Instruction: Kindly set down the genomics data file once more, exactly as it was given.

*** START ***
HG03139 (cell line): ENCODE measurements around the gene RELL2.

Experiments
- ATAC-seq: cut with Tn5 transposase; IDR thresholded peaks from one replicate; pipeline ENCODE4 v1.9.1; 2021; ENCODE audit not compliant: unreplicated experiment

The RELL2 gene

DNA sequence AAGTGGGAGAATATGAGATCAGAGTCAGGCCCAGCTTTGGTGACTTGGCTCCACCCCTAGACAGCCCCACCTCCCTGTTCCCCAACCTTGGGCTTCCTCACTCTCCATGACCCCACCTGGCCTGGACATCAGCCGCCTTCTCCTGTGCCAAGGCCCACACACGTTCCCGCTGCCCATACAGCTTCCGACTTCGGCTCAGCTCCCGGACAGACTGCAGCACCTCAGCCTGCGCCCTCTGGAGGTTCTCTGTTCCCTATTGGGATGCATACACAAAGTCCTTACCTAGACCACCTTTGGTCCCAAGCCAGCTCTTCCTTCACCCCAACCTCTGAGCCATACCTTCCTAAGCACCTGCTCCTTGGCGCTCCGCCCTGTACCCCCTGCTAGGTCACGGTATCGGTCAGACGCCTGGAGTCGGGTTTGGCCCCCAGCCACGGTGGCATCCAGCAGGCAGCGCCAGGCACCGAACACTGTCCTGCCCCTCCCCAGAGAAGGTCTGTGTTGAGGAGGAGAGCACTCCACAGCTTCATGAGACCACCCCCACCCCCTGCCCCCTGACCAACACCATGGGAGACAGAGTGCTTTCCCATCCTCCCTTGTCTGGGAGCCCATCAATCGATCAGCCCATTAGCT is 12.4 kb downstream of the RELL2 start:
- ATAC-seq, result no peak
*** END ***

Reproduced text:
HG03139 (cell line): ENCODE measurements around the gene RELL2.

Experiments
- ATAC-seq: cut with Tn5 transposase; IDR thresholded peaks from one replicate; pipeline ENCODE4 v1.9.1; 2021; ENCODE audit not compliant: unreplicated experiment

The RELL2 gene

DNA sequence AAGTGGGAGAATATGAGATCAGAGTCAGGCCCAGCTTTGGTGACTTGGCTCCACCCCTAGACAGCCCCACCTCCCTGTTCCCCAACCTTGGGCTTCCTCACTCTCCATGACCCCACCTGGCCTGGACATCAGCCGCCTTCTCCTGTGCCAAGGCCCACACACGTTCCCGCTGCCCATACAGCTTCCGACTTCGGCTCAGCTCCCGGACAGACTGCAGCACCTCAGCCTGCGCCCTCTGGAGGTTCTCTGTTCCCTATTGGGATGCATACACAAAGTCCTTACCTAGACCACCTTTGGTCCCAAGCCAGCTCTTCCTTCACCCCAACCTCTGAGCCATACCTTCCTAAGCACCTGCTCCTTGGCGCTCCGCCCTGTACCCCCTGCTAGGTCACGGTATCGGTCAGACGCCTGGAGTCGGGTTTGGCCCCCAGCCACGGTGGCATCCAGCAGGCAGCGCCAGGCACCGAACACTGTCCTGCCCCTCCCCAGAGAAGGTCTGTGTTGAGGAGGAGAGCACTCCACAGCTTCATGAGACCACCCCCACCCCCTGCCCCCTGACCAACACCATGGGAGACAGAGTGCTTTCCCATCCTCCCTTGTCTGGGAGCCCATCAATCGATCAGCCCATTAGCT is 12.4 kb downstream of the RELL2 start:
- ATAC-seq, result no peak